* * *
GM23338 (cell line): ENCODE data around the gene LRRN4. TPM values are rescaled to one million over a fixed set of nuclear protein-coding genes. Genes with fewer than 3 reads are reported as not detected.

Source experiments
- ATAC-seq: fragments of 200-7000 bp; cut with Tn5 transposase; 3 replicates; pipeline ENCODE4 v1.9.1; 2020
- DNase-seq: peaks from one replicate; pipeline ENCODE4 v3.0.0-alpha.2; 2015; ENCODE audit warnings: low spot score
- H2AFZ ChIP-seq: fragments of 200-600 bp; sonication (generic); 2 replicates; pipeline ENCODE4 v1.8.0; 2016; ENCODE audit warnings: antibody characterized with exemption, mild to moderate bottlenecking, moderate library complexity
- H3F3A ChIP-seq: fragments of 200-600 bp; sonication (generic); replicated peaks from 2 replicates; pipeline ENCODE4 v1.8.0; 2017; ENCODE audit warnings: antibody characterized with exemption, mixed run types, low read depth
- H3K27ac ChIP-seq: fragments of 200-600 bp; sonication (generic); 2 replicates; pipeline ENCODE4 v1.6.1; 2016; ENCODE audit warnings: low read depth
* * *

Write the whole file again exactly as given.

GM23338 (cell line): ENCODE data around the gene LRRN4. TPM values are rescaled to one million over a fixed set of nuclear protein-coding genes. Genes with fewer than 3 reads are reported as not detected.

Source experiments
- ATAC-seq: fragments of 200-7000 bp; cut with Tn5 transposase; 3 replicates; pipeline ENCODE4 v1.9.1; 2020
- DNase-seq: peaks from one replicate; pipeline ENCODE4 v3.0.0-alpha.2; 2015; ENCODE audit warnings: low spot score
- H2AFZ ChIP-seq: fragments of 200-600 bp; sonication (generic); 2 replicates; pipeline ENCODE4 v1.8.0; 2016; ENCODE audit warnings: antibody characterized with exemption, mild to moderate bottlenecking, moderate library complexity
- H3F3A ChIP-seq: fragments of 200-600 bp; sonication (generic); replicated peaks from 2 replicates; pipeline ENCODE4 v1.8.0; 2017; ENCODE audit warnings: antibody characterized with exemption, mixed run types, low read depth
- H3K27ac ChIP-seq: fragments of 200-600 bp; sonication (generic); 2 replicates; pipeline ENCODE4 v1.6.1; 2016; ENCODE audit warnings: low read depth